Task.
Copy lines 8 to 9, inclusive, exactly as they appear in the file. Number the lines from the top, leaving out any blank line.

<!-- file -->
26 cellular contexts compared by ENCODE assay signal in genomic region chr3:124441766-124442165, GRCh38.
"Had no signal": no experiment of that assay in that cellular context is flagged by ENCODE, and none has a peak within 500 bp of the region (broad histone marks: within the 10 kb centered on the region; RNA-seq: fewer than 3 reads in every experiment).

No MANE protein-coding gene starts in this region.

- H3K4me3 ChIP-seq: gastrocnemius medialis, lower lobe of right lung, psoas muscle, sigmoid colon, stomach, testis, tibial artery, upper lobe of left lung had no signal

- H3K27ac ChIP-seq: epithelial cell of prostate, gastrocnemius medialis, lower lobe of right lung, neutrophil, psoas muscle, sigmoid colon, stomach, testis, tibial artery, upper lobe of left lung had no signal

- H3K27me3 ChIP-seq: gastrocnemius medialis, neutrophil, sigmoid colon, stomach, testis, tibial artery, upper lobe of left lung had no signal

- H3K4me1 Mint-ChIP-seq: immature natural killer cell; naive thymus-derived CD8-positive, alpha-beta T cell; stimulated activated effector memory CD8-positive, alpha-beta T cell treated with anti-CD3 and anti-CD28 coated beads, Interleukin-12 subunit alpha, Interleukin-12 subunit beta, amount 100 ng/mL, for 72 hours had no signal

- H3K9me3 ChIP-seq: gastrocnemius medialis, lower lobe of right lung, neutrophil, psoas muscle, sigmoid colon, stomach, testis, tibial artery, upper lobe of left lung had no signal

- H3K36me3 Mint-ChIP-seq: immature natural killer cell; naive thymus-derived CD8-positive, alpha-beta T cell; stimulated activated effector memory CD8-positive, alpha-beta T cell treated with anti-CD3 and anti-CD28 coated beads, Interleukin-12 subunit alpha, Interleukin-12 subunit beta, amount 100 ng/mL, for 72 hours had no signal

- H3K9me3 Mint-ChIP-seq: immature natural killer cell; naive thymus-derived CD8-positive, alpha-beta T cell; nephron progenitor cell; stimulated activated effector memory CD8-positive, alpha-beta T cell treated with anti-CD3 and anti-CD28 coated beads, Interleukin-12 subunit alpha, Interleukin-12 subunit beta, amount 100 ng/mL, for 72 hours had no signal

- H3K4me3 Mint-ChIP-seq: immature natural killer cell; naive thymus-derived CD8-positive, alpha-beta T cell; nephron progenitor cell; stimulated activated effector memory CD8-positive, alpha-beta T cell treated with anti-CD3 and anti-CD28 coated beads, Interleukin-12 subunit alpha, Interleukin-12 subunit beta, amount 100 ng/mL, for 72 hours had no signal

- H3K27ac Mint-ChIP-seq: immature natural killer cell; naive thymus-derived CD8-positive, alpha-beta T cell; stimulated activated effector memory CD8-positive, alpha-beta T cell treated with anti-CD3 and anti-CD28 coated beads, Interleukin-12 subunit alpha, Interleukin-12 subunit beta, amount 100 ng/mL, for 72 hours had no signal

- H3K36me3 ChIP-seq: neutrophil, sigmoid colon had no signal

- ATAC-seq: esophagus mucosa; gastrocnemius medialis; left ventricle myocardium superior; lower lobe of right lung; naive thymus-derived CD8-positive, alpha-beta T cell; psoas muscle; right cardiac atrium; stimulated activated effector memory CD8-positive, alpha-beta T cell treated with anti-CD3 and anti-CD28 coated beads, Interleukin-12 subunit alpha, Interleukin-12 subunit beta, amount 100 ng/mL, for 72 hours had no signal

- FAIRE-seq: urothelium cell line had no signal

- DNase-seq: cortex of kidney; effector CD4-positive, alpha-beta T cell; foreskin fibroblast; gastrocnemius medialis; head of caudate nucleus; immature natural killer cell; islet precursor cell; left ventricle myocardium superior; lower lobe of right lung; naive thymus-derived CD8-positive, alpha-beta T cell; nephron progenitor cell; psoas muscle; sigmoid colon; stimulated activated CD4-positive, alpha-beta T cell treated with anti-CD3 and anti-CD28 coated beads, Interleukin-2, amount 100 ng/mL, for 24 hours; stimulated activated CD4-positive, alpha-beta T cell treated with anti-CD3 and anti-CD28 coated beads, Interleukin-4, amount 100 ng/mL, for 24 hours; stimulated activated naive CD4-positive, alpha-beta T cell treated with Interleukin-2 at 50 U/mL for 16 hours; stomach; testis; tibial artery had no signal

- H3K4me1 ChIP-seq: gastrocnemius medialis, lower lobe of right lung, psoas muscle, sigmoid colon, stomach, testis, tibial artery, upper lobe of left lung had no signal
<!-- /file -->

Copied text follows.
- H3K9me3 ChIP-seq: gastrocnemius medialis, lower lobe of right lung, neutrophil, psoas muscle, sigmoid colon, stomach, testis, tibial artery, upper lobe of left lung had no signal

- H3K36me3 Mint-ChIP-seq: immature natural killer cell; naive thymus-derived CD8-positive, alpha-beta T cell; stimulated activated effector memory CD8-positive, alpha-beta T cell treated with anti-CD3 and anti-CD28 coated beads, Interleukin-12 subunit alpha, Interleukin-12 subunit beta, amount 100 ng/mL, for 72 hours had no signal